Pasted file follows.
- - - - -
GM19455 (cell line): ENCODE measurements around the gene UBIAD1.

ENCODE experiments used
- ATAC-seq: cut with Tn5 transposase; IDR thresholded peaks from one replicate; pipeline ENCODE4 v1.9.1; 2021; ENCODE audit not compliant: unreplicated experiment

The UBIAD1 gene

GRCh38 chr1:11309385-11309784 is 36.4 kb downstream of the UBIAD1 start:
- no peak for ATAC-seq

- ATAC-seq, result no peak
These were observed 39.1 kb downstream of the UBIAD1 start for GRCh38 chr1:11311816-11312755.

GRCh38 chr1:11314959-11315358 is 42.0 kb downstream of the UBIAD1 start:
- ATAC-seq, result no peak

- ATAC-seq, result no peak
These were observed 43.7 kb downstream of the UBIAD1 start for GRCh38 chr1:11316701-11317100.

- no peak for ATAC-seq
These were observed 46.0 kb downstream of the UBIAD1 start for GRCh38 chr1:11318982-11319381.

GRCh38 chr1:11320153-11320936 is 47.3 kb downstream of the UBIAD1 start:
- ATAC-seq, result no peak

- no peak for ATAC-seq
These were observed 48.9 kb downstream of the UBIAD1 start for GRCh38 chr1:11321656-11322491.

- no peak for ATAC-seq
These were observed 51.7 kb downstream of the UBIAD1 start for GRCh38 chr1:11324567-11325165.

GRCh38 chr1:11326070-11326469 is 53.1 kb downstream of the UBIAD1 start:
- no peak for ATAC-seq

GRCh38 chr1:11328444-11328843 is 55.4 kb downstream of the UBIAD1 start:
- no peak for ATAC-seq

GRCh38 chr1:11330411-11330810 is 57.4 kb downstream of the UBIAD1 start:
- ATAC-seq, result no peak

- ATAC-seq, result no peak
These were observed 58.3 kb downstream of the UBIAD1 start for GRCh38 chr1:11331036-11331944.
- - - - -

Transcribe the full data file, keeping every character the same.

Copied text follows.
GM19455 (cell line): ENCODE measurements around the gene UBIAD1.

ENCODE experiments used
- ATAC-seq: cut with Tn5 transposase; IDR thresholded peaks from one replicate; pipeline ENCODE4 v1.9.1; 2021; ENCODE audit not compliant: unreplicated experiment

The UBIAD1 gene

GRCh38 chr1:11309385-11309784 is 36.4 kb downstream of the UBIAD1 start:
- no peak for ATAC-seq

- ATAC-seq, result no peak
These were observed 39.1 kb downstream of the UBIAD1 start for GRCh38 chr1:11311816-11312755.

GRCh38 chr1:11314959-11315358 is 42.0 kb downstream of the UBIAD1 start:
- ATAC-seq, result no peak

- ATAC-seq, result no peak
These were observed 43.7 kb downstream of the UBIAD1 start for GRCh38 chr1:11316701-11317100.

- no peak for ATAC-seq
These were observed 46.0 kb downstream of the UBIAD1 start for GRCh38 chr1:11318982-11319381.

GRCh38 chr1:11320153-11320936 is 47.3 kb downstream of the UBIAD1 start:
- ATAC-seq, result no peak

- no peak for ATAC-seq
These were observed 48.9 kb downstream of the UBIAD1 start for GRCh38 chr1:11321656-11322491.

- no peak for ATAC-seq
These were observed 51.7 kb downstream of the UBIAD1 start for GRCh38 chr1:11324567-11325165.

GRCh38 chr1:11326070-11326469 is 53.1 kb downstream of the UBIAD1 start:
- no peak for ATAC-seq

GRCh38 chr1:11328444-11328843 is 55.4 kb downstream of the UBIAD1 start:
- no peak for ATAC-seq

GRCh38 chr1:11330411-11330810 is 57.4 kb downstream of the UBIAD1 start:
- ATAC-seq, result no peak

- ATAC-seq, result no peak
These were observed 58.3 kb downstream of the UBIAD1 start for GRCh38 chr1:11331036-11331944.